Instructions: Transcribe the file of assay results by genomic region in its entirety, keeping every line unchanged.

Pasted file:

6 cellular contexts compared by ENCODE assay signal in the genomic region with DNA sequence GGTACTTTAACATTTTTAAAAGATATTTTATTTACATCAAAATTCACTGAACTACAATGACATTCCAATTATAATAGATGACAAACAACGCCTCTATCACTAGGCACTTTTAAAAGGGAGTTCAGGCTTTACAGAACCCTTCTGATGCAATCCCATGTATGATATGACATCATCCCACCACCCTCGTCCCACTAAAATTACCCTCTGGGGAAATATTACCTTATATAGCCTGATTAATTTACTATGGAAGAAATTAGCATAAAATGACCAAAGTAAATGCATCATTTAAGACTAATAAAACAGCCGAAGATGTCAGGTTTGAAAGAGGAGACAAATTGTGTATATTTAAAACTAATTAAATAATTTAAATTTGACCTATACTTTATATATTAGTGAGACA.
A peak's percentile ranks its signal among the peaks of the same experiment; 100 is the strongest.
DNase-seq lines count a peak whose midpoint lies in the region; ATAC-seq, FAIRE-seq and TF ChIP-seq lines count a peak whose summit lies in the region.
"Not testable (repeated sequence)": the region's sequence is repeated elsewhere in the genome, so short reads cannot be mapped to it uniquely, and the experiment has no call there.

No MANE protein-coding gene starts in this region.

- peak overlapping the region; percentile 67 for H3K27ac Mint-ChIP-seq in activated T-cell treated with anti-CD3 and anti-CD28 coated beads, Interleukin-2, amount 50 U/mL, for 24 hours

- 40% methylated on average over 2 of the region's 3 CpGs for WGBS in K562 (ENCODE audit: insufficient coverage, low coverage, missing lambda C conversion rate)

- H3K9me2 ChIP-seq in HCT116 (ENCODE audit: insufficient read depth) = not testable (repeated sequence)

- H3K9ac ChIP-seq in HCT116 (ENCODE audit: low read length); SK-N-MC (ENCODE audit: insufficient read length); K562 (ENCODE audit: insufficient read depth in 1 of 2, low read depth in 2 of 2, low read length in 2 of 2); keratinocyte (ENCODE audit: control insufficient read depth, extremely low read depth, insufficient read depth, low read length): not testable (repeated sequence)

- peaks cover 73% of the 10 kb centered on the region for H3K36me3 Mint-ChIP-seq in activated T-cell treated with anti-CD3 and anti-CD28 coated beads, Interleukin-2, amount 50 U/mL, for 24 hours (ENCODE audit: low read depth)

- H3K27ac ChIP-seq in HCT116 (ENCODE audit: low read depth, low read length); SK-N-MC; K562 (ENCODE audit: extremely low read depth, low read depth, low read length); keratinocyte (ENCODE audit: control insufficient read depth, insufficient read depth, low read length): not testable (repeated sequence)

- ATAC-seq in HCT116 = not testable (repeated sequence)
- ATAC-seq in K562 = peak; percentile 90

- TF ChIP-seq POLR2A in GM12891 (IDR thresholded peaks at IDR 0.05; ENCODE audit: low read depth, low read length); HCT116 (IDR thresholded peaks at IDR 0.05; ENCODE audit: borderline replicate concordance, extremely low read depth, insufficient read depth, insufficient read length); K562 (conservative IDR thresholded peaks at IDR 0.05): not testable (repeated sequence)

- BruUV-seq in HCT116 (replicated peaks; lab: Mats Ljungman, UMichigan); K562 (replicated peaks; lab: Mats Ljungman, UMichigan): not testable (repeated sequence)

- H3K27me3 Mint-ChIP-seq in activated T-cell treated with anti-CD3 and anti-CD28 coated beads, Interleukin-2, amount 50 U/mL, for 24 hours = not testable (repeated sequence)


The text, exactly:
6 cellular contexts compared by ENCODE assay signal in the genomic region with DNA sequence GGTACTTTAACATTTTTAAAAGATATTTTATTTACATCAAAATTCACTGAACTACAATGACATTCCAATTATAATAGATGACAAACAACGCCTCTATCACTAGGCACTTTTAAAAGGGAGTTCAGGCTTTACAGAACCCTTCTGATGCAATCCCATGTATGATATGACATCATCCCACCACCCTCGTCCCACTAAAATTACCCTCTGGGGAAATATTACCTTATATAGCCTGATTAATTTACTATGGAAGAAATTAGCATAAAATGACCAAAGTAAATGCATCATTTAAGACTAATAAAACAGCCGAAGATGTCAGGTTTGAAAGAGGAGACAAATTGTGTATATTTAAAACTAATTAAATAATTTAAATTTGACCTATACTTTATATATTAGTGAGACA.
A peak's percentile ranks its signal among the peaks of the same experiment; 100 is the strongest.
DNase-seq lines count a peak whose midpoint lies in the region; ATAC-seq, FAIRE-seq and TF ChIP-seq lines count a peak whose summit lies in the region.
"Not testable (repeated sequence)": the region's sequence is repeated elsewhere in the genome, so short reads cannot be mapped to it uniquely, and the experiment has no call there.

No MANE protein-coding gene starts in this region.

- peak overlapping the region; percentile 67 for H3K27ac Mint-ChIP-seq in activated T-cell treated with anti-CD3 and anti-CD28 coated beads, Interleukin-2, amount 50 U/mL, for 24 hours

- 40% methylated on average over 2 of the region's 3 CpGs for WGBS in K562 (ENCODE audit: insufficient coverage, low coverage, missing lambda C conversion rate)

- H3K9me2 ChIP-seq in HCT116 (ENCODE audit: insufficient read depth) = not testable (repeated sequence)

- H3K9ac ChIP-seq in HCT116 (ENCODE audit: low read length); SK-N-MC (ENCODE audit: insufficient read length); K562 (ENCODE audit: insufficient read depth in 1 of 2, low read depth in 2 of 2, low read length in 2 of 2); keratinocyte (ENCODE audit: control insufficient read depth, extremely low read depth, insufficient read depth, low read length): not testable (repeated sequence)

- peaks cover 73% of the 10 kb centered on the region for H3K36me3 Mint-ChIP-seq in activated T-cell treated with anti-CD3 and anti-CD28 coated beads, Interleukin-2, amount 50 U/mL, for 24 hours (ENCODE audit: low read depth)

- H3K27ac ChIP-seq in HCT116 (ENCODE audit: low read depth, low read length); SK-N-MC; K562 (ENCODE audit: extremely low read depth, low read depth, low read length); keratinocyte (ENCODE audit: control insufficient read depth, insufficient read depth, low read length): not testable (repeated sequence)

- ATAC-seq in HCT116 = not testable (repeated sequence)
- ATAC-seq in K562 = peak; percentile 90

- TF ChIP-seq POLR2A in GM12891 (IDR thresholded peaks at IDR 0.05; ENCODE audit: low read depth, low read length); HCT116 (IDR thresholded peaks at IDR 0.05; ENCODE audit: borderline replicate concordance, extremely low read depth, insufficient read depth, insufficient read length); K562 (conservative IDR thresholded peaks at IDR 0.05): not testable (repeated sequence)

- BruUV-seq in HCT116 (replicated peaks; lab: Mats Ljungman, UMichigan); K562 (replicated peaks; lab: Mats Ljungman, UMichigan): not testable (repeated sequence)

- H3K27me3 Mint-ChIP-seq in activated T-cell treated with anti-CD3 and anti-CD28 coated beads, Interleukin-2, amount 50 U/mL, for 24 hours = not testable (repeated sequence)